Lab Advisor

January 2011

Dollars and Sense

Cutting Through The Confusion

Like all of you who have had teenagers, mine tend to like confusion. Confusion can create opportunities for you to make a decision that you would not make under ideal circumstances. The same thing holds true for those who you buy from. Not everyone who presents you with a deal is being disingenuous, but making the decision to buy, or not buy, promote or not promote should not be based simply on what the rep is telling you. No, more thought needs to be put into it.

Dollars and SenseWhen reps come to you and tell you what the suggested selling price is and how well it will sell, see how it works with your discount structure. Once you have that, poll your competitors/friends selling the same product. See what they are doing with rebates, credits, and promotions. Does it really make sense to promote a product when a competitor is selling them for “buy one get one free” or at a 50 percent discount for the next six months? Maybe you need to talk to a trusted friend that has bought the piece of equipment and get an unbiased opinion from them. Talk to good customers and take their advice respecting demand. Also, be careful of minimum order quantities and thresholds. What if the product doesn’t take off? Will you still be required to pay the minimum quantity fee, or will there be a cost for canceling use of the product?

As labs by nature, you are in the middle. Confusion comes from downstream and upstream in your business. Do your best to cut through it and see what your real opportunities are when you turn off the noise—Jason A. Meyer, Managing Director, HPC Puckett & Company.

Based in San Diego, Calif., HPC Puckett & Company specializes in mergers and acquisitions of wholesale optical laboratories. You can send comments or questions about this article or any other Dollars & Sense articles to Jason A. Meyer at [email protected].


Lab Notes

Vision Monday Global Leadership Summit

PixelOptics Names Four Labs to Distribute Electronic Eyewear

PixelOptics announced that it has obtained commitments from four leading optical laboratories to support the regional rollout of its emPower! electronic eyewear in early 2011. U.S. Optical, Robertson Optical, Luzerne Optical and Pech Optical have all signed agreements to manufacture emPower! lenses starting with the launch of the Southeast U.S. region. An additional two labs based in the Southeast that are expected to join the network within the next 60 days, the company said.

The four labs are being trained by PixelOptics’ laboratory support teams and will partner with the PixelOptics’ regional management team as well as the Aspex Eyewear sales team. The three teams will provide a combined field presence of 45 people throughout the southeast U.S. Aspex Eyewear has been licensed to have North American exclusivity to manufacture, sell, and distribute electronic eye glass frames that enable and activate emPower! lenses.

PixelOptics’ expects to launch emPower! in early 2011 in the Southeast, followed by a regional rollout across the country throughout the year, and international launches in late 2011 and into 2012.

Transitions Supports Three Rivers Optical’s Lens Promo To Benefit Local Children’s Hospital

TransitionsTransitions Optical recently supported the efforts of Transitions Heritage Lab Ambassador Club member, Three Rivers Optical, to raise $10,000 for Children’s Hospital of Pittsburgh of UPMC and the third annual DVE Rocks for Children’s Radiothon. Representatives from Three Rivers Optical, Transitions Optical, and WDVE 102.5 FM presented the check to Greg Barrett, president of the Children’s Hospital of Pittsburgh Foundation (far right), on Nov. 5.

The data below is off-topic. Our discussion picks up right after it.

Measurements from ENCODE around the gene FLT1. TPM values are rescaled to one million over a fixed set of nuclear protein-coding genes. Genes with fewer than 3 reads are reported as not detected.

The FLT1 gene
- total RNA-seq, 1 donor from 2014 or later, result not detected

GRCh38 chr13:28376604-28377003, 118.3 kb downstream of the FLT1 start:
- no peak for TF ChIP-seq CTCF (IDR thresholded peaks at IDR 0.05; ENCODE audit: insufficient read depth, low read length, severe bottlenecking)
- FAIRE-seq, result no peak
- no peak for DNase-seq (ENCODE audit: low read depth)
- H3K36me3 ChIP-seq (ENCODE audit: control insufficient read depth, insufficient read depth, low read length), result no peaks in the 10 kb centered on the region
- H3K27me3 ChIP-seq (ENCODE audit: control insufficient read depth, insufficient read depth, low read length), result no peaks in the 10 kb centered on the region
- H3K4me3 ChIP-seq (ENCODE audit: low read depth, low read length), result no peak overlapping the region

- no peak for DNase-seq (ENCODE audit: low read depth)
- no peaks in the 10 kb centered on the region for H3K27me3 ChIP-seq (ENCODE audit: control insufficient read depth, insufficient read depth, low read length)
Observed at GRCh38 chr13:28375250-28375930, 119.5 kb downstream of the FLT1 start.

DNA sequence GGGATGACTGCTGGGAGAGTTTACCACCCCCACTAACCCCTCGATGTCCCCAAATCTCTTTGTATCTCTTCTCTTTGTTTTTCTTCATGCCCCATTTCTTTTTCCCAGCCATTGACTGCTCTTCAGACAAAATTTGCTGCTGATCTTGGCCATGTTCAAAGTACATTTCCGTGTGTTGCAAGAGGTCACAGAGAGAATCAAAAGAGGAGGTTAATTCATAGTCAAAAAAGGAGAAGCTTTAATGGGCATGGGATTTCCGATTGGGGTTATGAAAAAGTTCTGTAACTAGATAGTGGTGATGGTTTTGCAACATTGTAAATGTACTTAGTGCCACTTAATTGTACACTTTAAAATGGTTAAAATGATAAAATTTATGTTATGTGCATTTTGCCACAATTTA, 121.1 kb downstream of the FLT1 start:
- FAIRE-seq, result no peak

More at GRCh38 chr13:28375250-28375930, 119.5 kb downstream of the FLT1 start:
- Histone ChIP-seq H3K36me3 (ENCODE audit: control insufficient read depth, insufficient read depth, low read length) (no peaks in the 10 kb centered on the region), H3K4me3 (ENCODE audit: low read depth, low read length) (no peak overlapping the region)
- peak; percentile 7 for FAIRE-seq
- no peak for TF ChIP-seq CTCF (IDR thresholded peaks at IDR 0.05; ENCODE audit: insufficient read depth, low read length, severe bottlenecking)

Through the Heritage Lab Ambassador’s Club program, Transitions Optical provided Three Rivers Optical with strategic business support and customized marketing materials to launch a promotion that encouraged patients to take their kids in for an eye exam. For every Transitions lenses sold during the month of October, Three Rivers Optical donated $5 to Children’s Hospital.

Toledo Optical Launches Free-form

Toledo OpticalToledo Optical recently installed a complete line of digital lens processing equipment. The equipment consists of a Schneider Smart generator, two Swift polishers and a laser engraving device. Working with their DVI lab management system, Toledo Optical has already been able to switch more than half of their current production to their new digital line. In the coming months, Toledo Optical will also debut digital products from Varilux, Seiko, Zeiss, Shamir and other lens makers. In addition, Toledo Optical will be working with a software design company to create a proprietary digitally fabricated private label progressive lens.

The expansion of this new technology will coincide with a full blown training initiative designed to help customers of Toledo Optical better understand the fundamentals of this technology as well how they should position it within their practices, in order to maximize our collective potential.

Pictured here, inspecting the new digital equipment, are general manager Bob Lommerse, left, and company president Irland Tashima.

Walman Optical Acquires Harbor Optical

Walman Optical Company, based here, recently acquired Harbor Optical, a wholesale laboratory in Traverse City, Mich. The purchase price was not announced.

According to a Walman spokesperson, no changes are anticipated in the lab’s current management team, which is headed by Geff Heidbrink.